A Letter from Executive Vice President Shailagh Murray to the Community
December 12, 2018
Warm greetings from your newest neighbor. I’m not the most obvious person to step into this role: I’m a former foreign correspondent who was raised in the South, worked in government at the federal level, and has never lived in New York City.
Needless to say, I have much to learn about Morningside Heights, Harlem, and the Manhattanville campus and from the countless individuals who contribute to “the ongoing creation of a great university,” as President Lee Bollinger said at the Forum opening in September.
I hope you will find me an enthusiastic partner. My only preconceived notion is a deep belief that all of us play a role in making our communities stronger and our society more just. Great institutions like universities can and should play central roles in connecting people of different backgrounds and interests but shared aspirations. To me, this sort of collaborative energy is essential to making big things happen, whether for our neighborhood, our city, our country, or the world.
My role as Executive Vice President for Public Affairs will combine two disciplines that are essential to the University: communications and community relations. And as the Manhattanville story transitions from architectural renderings and construction pits to an open, bustling modern campus, we must not only fulfill our promises to you, but open up new channels of communicating and working together.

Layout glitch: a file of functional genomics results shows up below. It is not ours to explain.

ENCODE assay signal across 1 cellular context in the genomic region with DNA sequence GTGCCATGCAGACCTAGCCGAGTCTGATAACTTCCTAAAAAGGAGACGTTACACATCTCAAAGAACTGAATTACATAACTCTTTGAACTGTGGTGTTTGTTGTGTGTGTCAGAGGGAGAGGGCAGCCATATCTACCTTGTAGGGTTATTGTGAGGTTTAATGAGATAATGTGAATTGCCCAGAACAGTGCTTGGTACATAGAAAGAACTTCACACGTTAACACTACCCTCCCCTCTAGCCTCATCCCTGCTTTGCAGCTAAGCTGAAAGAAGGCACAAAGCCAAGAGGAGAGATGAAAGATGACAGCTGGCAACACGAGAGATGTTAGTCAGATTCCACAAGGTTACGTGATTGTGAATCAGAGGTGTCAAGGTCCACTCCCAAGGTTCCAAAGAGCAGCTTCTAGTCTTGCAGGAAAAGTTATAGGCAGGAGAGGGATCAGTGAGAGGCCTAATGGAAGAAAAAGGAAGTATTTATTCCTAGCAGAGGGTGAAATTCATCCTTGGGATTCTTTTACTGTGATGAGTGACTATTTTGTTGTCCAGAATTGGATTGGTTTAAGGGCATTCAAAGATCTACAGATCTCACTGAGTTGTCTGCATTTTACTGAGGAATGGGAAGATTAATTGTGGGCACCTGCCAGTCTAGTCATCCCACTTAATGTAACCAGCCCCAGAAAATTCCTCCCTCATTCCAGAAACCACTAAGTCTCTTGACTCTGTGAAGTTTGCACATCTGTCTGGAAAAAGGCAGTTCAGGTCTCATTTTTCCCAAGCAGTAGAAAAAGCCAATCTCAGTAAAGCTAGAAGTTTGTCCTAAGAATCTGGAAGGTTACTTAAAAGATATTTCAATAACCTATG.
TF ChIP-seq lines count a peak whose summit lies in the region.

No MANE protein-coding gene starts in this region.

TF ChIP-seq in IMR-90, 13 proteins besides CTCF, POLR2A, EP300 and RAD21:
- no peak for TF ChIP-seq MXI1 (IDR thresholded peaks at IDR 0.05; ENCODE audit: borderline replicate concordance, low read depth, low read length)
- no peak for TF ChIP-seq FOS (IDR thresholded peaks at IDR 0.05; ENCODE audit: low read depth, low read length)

Eight years ago, I said goodbye to a 20-year career in journalism to accept the offer of a lifetime: a chance to work for President Barack Obama and Vice President Joe Biden. Among the many lessons I learned in my six years at the White House is that change really does start with individuals, on city blocks, in neighborhoods and communities, where people are most likely to be invested in each other.
I look forward to working with all of you, and encourage you to reach out to me with any ideas, concerns, or other feedback.
This article was originally published in the Fall/Winter 2018 issue of The Columbia Newsletter, which is available for download.